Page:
Given the subsequent shortage of rabbis, Rabbi Jonas showed a remarkable willingness to dedicate herself entirely to Germany’s Jewish community. She filled rabbinical positions in Berlin as well as in neighboring cities: in Jewish hospitals, various Liberal synagogues and giving lectures for the WIZO, other Jewish groups and sisterhoods. She preached during daytime services (Shacharit) at the Neue Synagogue, now willing to hire her. The official Berlin Jewish community employed her as pastoral-rabbinic counselor in various welfare institutions, such as the Jewish Hospital. Even as Nazi laws made it increasingly hard for Jonas to hold services in a proper house of worship, she continued rabbinical work, teaching and holding impromptu services.

Jonas also well used her teaching skills, teaching Judaism with joy and passion to children. Well-known for her generosity, Rabbi Jonas would, according to the Jewish Women’s Encyclopedia, often visit patients in hospitals and go out of her way to support Jews whose financial situation had gone up in flames after Kristallnacht (1938),

Together with all European Jews, her dreams were ultimately shattered. As the 1940s began and the persecution of Jews ramped up exponentially, Rabbi Jonas showed remarkable and inspiring bravery. Jews were forced to labor in factories, Jonas included. Amidst brutally relentless conditions, she led services and sermons for these workers. Survivors who experienced her sermons recall how uplifting and encouraging they were, even during such times.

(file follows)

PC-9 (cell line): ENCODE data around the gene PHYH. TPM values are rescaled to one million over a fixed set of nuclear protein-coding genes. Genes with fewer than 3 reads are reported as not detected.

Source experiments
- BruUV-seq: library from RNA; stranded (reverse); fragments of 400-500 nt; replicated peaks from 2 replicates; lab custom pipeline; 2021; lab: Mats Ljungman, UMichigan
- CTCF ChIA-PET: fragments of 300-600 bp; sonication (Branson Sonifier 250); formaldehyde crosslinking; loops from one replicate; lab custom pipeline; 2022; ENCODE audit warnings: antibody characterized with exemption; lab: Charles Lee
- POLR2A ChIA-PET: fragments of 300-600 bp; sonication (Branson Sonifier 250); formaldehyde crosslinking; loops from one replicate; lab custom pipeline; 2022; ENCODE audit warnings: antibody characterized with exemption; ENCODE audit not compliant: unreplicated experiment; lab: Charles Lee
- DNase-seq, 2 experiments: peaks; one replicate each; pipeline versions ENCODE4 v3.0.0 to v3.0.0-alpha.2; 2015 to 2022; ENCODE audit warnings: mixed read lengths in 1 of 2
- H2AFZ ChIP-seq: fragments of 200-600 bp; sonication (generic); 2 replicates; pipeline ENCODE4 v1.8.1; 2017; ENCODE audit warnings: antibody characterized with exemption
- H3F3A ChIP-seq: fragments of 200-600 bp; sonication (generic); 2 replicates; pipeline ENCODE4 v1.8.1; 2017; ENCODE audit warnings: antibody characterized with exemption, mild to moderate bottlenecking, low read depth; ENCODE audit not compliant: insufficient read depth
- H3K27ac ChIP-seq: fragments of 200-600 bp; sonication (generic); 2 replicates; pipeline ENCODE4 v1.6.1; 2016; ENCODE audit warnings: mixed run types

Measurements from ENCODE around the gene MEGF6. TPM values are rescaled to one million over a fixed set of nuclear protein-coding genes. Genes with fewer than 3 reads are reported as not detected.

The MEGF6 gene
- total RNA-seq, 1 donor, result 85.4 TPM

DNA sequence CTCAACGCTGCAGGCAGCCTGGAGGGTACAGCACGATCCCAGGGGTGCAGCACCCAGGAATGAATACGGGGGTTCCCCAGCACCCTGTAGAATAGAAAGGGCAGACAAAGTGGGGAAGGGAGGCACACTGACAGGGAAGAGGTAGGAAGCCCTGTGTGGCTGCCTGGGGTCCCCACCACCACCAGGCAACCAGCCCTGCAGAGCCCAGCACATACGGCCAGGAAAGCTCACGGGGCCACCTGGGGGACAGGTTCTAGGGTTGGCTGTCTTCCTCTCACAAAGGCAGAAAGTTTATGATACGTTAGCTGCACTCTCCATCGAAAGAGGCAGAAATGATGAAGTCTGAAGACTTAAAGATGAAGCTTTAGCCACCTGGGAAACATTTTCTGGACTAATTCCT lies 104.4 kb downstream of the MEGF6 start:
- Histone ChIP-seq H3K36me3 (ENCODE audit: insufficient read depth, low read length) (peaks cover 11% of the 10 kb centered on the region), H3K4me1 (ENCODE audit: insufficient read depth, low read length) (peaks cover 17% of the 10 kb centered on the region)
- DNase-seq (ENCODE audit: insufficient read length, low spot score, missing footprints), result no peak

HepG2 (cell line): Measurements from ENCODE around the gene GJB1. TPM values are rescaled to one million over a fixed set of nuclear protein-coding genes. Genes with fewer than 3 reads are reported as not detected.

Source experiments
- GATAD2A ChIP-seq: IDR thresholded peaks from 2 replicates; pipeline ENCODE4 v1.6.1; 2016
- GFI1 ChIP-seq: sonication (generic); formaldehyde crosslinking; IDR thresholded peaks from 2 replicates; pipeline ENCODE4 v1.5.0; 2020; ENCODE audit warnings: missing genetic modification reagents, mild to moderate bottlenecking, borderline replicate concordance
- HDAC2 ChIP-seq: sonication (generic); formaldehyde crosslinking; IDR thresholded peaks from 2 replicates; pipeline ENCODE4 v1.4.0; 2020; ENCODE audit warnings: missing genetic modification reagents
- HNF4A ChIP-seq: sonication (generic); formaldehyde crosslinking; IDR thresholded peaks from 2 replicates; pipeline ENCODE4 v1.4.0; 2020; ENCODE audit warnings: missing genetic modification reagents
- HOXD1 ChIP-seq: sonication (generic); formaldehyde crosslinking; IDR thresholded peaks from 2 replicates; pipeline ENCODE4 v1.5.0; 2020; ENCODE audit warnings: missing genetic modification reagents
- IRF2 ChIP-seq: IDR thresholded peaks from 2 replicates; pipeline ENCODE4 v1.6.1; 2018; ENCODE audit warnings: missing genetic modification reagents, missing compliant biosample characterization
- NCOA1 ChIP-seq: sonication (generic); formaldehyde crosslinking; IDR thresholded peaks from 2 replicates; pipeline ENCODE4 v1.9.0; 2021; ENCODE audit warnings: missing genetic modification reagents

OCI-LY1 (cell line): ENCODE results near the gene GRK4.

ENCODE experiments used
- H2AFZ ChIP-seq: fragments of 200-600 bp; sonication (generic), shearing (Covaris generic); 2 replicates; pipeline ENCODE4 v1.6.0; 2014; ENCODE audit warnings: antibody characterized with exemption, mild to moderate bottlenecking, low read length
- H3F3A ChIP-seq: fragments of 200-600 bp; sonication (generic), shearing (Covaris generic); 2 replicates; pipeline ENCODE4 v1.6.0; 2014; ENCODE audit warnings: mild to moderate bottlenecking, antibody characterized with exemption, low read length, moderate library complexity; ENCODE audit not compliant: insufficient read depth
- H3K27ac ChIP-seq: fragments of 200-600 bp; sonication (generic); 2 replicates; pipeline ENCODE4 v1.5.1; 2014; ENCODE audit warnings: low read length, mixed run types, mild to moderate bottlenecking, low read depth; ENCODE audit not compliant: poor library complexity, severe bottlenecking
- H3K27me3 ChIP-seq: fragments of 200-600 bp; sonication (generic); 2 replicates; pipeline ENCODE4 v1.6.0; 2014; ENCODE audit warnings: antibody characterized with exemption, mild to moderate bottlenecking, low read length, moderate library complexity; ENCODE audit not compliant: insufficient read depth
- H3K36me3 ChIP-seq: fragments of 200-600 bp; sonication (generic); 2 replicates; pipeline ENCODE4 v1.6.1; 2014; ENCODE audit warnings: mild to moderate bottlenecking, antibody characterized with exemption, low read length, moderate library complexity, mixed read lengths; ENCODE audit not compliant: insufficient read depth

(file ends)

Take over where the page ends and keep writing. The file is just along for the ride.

In 1942, Regina and her mother were deported to the Theresienstadt ghetto in Czechoslovakia, along with writer and friend Viktor Frankl. Enduring inhumane conditions, she continued working as a rabbi, preaching to and counselling   her fellow inmates. Impressively, she along with other Jewish intellectuals ensured a vibrant cultural and religious life in Theresienstadt. In the confines of the ghetto, Jews created art, wrote and performed music and held intellectual discussions and lectures, helping them rise above the daily hardship. However, this perceived liberty in the ghetto was artificial: The Germans permitted a certain degree of cultural life, artistic freedom and religious observance for propaganda purposes, broadcasting footage of Theresienstadt to mislead Jews, and the world, about the existence of the Final Solution.